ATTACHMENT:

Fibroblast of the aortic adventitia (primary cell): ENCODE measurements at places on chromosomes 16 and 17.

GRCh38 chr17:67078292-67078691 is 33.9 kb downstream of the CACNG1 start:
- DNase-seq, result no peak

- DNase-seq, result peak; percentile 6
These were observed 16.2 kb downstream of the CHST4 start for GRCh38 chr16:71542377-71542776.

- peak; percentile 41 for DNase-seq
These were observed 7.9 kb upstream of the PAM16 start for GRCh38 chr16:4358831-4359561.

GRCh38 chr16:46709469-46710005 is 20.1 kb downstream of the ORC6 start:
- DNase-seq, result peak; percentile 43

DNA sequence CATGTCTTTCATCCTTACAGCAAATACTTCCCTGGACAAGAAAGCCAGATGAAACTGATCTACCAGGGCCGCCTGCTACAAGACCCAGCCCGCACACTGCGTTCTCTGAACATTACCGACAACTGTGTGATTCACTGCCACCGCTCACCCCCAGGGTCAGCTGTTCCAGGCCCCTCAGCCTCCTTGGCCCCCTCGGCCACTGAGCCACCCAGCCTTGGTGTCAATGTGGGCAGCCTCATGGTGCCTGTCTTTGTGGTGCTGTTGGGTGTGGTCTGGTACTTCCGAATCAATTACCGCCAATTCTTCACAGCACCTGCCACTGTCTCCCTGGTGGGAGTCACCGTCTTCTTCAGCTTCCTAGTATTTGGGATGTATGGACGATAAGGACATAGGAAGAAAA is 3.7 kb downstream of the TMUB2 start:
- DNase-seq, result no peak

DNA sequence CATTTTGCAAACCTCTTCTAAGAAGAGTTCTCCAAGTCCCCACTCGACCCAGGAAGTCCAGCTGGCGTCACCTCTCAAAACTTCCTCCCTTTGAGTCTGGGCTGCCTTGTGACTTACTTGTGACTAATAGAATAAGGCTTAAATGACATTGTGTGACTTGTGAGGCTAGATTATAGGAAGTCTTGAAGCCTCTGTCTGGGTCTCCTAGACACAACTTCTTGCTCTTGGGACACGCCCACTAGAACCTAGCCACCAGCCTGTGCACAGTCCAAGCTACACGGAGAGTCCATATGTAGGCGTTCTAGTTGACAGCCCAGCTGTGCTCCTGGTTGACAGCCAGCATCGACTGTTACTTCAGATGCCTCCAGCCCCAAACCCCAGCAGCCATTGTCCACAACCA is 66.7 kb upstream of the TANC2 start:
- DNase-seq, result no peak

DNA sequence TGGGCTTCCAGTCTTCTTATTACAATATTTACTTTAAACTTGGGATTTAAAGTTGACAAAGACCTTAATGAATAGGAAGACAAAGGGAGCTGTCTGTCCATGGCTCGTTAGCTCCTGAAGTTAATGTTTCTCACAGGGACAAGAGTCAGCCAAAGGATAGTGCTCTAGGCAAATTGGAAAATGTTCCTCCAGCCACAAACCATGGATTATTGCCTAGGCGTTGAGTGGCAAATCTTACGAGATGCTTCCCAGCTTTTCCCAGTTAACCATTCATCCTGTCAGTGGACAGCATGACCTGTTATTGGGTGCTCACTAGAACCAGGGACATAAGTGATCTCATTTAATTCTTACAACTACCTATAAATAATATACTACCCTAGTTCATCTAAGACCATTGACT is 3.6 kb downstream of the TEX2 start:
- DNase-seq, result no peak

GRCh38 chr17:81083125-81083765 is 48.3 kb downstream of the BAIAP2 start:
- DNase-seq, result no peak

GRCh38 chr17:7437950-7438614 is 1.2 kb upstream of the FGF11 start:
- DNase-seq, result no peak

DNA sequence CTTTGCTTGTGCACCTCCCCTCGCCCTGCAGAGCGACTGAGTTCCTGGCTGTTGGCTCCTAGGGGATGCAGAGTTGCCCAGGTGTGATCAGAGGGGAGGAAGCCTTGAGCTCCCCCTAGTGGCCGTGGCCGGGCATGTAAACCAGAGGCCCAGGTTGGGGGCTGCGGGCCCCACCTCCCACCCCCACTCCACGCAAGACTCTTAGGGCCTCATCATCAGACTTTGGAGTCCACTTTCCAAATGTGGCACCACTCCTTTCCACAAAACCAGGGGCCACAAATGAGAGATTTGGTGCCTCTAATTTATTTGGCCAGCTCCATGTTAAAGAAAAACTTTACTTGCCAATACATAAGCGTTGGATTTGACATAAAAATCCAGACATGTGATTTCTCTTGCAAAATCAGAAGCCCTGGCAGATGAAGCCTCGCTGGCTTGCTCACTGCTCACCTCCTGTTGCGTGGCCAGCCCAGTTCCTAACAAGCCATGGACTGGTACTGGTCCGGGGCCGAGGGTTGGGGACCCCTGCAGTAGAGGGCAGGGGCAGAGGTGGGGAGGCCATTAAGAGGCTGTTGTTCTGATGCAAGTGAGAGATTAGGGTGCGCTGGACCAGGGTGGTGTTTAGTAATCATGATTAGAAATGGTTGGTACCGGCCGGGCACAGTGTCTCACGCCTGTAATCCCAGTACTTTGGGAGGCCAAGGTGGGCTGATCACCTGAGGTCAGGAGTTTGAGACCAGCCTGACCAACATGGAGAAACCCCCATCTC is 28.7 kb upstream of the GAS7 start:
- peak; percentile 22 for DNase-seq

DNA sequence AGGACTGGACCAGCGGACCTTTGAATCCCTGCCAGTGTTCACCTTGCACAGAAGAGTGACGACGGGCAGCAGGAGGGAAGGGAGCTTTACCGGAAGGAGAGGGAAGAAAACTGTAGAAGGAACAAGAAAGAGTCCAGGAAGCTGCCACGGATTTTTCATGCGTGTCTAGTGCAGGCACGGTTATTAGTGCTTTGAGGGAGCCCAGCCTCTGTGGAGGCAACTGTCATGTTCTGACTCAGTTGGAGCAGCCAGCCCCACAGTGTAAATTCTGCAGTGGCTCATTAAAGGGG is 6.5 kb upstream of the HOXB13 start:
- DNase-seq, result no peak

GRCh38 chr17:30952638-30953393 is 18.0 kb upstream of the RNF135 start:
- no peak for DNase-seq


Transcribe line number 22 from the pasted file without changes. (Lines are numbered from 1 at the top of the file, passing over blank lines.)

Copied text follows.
DNA sequence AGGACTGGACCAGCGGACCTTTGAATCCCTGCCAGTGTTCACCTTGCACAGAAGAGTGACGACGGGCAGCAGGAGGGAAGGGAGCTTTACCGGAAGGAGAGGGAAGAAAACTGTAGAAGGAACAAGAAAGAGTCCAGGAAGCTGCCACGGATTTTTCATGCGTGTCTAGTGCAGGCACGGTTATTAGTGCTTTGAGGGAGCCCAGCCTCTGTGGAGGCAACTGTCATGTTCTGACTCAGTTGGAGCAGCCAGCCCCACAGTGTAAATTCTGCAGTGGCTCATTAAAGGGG is 6.5 kb upstream of the HOXB13 start: